Faced with increasing rates of skin cancer among Americans, the National Society for Cutaneous Medicine (NSCM) recently surveyed dermatologists nationwide to provide a unified perspective on how individuals and families can enjoy the sun responsibly and help prevent skin cancer and melanoma.

“Every year, I see many patients who have questions about sun protection because of the many misperceptions related to sunscreen,” said Dr. Darrell Rigel, MD, Clinical Professor of Dermatology at New York University Medical School and Society board member. “As medical professionals, we base our advice and recommendations on clinically proven science and research. The purpose of this survey was to determine the opinions on sunscreen safety and effectiveness from the experts who understand skin and sun protection best.”

The survey results show overwhelming support from dermatologists for facts around sunscreens that are often times misinterpreted, including:

  • 99% dermatologists agree that regular use of sunscreens helps lower skin cancer risk.
  • Nearly all dermatologists (96%) consider FDA approved sunscreens currently available in the U.S. to be safe, including those with filters like oxybenzone and avobenzone.
  • Virtually all (99%) dermatologists recommend their family and friends use sunscreen to help protect their skin.
  • Dermatologists cite SPF levels as one of the main criteria that they regularly use to recommend a sunscreen. Overall, 92% are comfortable recommending sunscreens with a SPF 50 or higher.

“Skin cancer rates are rapidly increasing with more than 350 cases diagnosed each hour. 1 in 5 Americans will get this cancer during their lifetime,” said Dr. Rigel. “Making smart choices about sunscreen is one of the most important decisions people can make when it comes to preventing skin cancer. It’s important that people have the best information to lower their skin cancer risk.”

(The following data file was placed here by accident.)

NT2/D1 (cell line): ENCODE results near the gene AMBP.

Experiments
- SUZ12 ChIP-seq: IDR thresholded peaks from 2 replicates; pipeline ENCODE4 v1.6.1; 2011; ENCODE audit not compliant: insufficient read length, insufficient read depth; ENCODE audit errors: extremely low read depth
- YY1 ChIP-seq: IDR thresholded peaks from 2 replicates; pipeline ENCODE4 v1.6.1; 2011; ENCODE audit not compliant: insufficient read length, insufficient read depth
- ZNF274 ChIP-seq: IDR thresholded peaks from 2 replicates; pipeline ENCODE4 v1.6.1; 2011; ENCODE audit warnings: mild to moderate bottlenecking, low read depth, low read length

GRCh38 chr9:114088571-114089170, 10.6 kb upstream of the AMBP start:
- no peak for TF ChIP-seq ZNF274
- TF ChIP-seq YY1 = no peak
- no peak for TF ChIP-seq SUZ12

When choosing sunscreens this summer, the NSCM recommends you use the following strategies as you make choices about sun protection and skin cancer prevention:

  • Don’t just rely on sunscreen rankings or reports, speak with your dermatologist for information on the best sunscreen choices for you.
  • Make sure sunscreen labels list UVA and UVB (or broad spectrum) protection and a minimum of SPF 30. Consider using SPF 50+ if you are outdoors for an extended period.
  • Choose the formulation – stick, lotion or spray – that is the product you and your family will be most likely to regularly use.
  • Start sun protection early in life. Just 1-2 severe sunburns can increase the risk of melanoma later in life by 40 percent.

The survey instrument was validated and sent by email in April 2016 to practicing U.S. dermatologists using the same methodology as in recent published studies. Also, a contracted survey company was employed to assist in collecting and organizing responses in order to minimize error. The survey assessed each dermatologist’s perception of sunscreen, recommendation factors, and personal and family usage. Data were analyzed using standard statistical methods with 95% confidence intervals.

About the National Society for Cutaneous Medicine:
The National Society for Cutaneous Medicine is dedicated to education in dermatology by holding national conferences with top faculty to teach every aspect of dermatology including pediatric dermatology, medical dermatology, surgical dermatology, dermatologic oncology, cosmetic dermatology, and dermatopathology. The goals of the organization are to aid in the advancement and dissemination of knowledge in the area of dermatology to medical professionals and interested members of the public, to support and encourage the best practice of dermatology through education and research, and to enhance public knowledge information of cutaneous disorders. The National Society for Cutaneous Medicine is recognized by the IRS as a non-profit 501(c)3 organization.

SOURCE National Society for Cutaneous Medicine